A few months ago, Millennial women were under attack. Gen Z was coming for us, via TikTok. Young women with flawless skin and wrinkle-free foreheads wielded harsh criticism, like, “You can always tell a Millennial by her side part and skinny jeans.” They made videos to show us how much better people look with middle parts and wide-leg jeans. It was a whole moment, when Millennial women felt the condemnation of being declared uncool. We of course reacted by being defensive. When I described this to my friend, she just said, “Call me when your hair starts to lose volume. You’ll love that side part.”

All of this back and forth about clothing and hair reminds us that “Millennial” used to mean “fun and irresponsible young person.” It now means we’re approaching 40. I no longer get carded when buying alcohol. My gray streaks are noticeable even on Zoom and FaceTime. I am deeply anxious of what people will think when they see me in person after a year of filtered video calls. I’ve invested in anti-wrinkle creams — yes, plural. I do not have the same body I had even at 30. I complain about backaches. This whole reckoning of the Millennial hit me hard.

I responded to it as I always do, by shopping for jeans. I am embarrassed to admit this, but I actually thought, “What if my jeans are what is aging me? What if a new pair of wide-leg or flare or whatever is out there would make me look and feel younger?” I followed my well-trodden path of internet searches for the best jeans for my body type. Because there’s one thing I know: If my heart is where my treasure is, then my heart is in a drawer full of denim.

We all have something (or many somethings) that we trust to save us. For me, one of those saviors is a great pair of jeans. I scroll social media, which of course knows that I believe in the delivering power of denim, and every ad has a new pair for me. The perfect pair will hide every flaw, smooth every imperfection, and right every mistake of diet and lack of exercise. If I could only find the exact right pair, I would be cute and pulled together and ready to face the world. But for some reason, when the jeans arrive, my life is not magically fixed. My legs do not look like the model’s. My entire wardrobe does not look better. I do not have a different body. I do not look younger than I did without the jeans.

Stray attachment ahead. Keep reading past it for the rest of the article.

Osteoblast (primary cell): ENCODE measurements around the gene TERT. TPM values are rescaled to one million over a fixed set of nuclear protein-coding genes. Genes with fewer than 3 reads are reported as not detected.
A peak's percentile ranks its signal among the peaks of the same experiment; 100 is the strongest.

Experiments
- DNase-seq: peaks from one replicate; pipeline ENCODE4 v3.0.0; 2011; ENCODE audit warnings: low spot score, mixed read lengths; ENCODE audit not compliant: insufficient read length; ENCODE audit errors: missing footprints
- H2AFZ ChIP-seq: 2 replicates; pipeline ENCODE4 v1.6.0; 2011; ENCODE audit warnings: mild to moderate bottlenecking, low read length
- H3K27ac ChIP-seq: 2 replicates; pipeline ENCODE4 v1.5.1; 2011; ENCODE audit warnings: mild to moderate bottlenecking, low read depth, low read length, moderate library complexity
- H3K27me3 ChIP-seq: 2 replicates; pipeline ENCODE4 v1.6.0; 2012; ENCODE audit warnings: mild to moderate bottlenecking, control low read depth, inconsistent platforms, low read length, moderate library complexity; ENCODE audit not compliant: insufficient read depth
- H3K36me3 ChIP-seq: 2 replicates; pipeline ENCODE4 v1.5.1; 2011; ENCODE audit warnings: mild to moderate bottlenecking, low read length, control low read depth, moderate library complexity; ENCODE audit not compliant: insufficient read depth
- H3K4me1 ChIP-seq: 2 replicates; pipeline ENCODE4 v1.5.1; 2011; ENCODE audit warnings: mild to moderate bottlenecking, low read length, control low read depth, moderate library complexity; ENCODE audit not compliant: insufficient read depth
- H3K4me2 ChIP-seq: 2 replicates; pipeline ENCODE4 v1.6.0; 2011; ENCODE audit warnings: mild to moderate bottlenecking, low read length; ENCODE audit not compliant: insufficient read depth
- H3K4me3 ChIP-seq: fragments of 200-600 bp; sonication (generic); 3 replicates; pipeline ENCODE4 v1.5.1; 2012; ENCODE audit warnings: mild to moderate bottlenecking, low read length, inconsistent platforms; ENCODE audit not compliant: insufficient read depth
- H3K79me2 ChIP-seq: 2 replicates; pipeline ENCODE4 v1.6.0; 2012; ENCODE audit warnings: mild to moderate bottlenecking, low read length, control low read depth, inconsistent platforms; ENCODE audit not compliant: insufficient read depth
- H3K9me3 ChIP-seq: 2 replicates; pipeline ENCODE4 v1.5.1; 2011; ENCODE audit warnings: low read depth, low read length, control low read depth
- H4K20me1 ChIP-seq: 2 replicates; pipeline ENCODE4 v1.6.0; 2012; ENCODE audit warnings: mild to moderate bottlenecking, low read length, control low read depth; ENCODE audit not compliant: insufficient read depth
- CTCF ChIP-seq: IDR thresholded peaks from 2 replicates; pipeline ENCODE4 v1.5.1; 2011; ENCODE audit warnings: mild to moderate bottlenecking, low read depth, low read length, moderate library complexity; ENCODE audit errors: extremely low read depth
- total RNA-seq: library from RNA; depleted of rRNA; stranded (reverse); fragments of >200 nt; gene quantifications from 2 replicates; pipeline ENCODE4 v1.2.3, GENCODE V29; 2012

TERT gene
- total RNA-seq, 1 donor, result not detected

Of course this is to be expected. The lie of most advertising is cyclical. First they tell us we are not good enough, and then they sell us something that will make everything alright. You’re not fit enough, but if you try this workout, you’ll be fixed. You’re not stylish enough, you might even be frumpy, but if you shop here, we can solve that! Thou shalt not have gray hair or wrinkles, so we have the serum for you! It is nothing new. Advertising has always relied on casting an impossible vision of what we should and can be.

All of this sets up an ideal world, a perfect life where we never hurt or wrong or age. But, simply by virtue of being human, we fail at attaining it. Where the world says we can achieve and control our way out of brokenness, this new law of anti-aging and constant youthfulness tells us that if we just buy all the right products and do the right workouts and cut the right food groups, we will finally be forever young. But a look at the future tells us we will inevitably fail, because no matter what kind of jeans we wear, we will all die.

My drawer full of disappointing jeans reminds me that while I trust in denim, it cannot save me. All the products in the world will not keep me from growing older. This is where the Gospel consoles us — we are flawed, there is nothing we can do to preserve our own lives, but we are loved beyond all possible imagination. The law of fighting against death, even seen through our silly societal rules about aging and thinness and hairstyles and denim, has been fulfilled in Christ and his death on our behalf. So middle part, side part, skinny jeans or wide-leg, self-conscious or confident, you are no longer under the mandate to remain young and beautiful. This is the freedom of the Gospel. Wear the skinny jeans. Or don’t. Enjoy your forgiveness.